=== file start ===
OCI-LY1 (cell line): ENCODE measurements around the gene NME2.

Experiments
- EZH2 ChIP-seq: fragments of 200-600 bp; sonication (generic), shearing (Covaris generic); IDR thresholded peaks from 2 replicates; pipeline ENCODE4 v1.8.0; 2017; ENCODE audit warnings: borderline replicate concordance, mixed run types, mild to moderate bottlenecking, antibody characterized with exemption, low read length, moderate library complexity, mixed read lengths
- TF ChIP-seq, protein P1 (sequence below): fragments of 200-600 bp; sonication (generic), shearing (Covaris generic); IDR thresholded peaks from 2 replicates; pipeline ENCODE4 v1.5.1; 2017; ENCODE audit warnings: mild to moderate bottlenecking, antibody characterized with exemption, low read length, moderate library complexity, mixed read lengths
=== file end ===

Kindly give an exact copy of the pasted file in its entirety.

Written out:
OCI-LY1 (cell line): ENCODE measurements around the gene NME2.

Experiments
- EZH2 ChIP-seq: fragments of 200-600 bp; sonication (generic), shearing (Covaris generic); IDR thresholded peaks from 2 replicates; pipeline ENCODE4 v1.8.0; 2017; ENCODE audit warnings: borderline replicate concordance, mixed run types, mild to moderate bottlenecking, antibody characterized with exemption, low read length, moderate library complexity, mixed read lengths
- TF ChIP-seq, protein P1 (sequence below): fragments of 200-600 bp; sonication (generic), shearing (Covaris generic); IDR thresholded peaks from 2 replicates; pipeline ENCODE4 v1.5.1; 2017; ENCODE audit warnings: mild to moderate bottlenecking, antibody characterized with exemption, low read length, moderate library complexity, mixed read lengths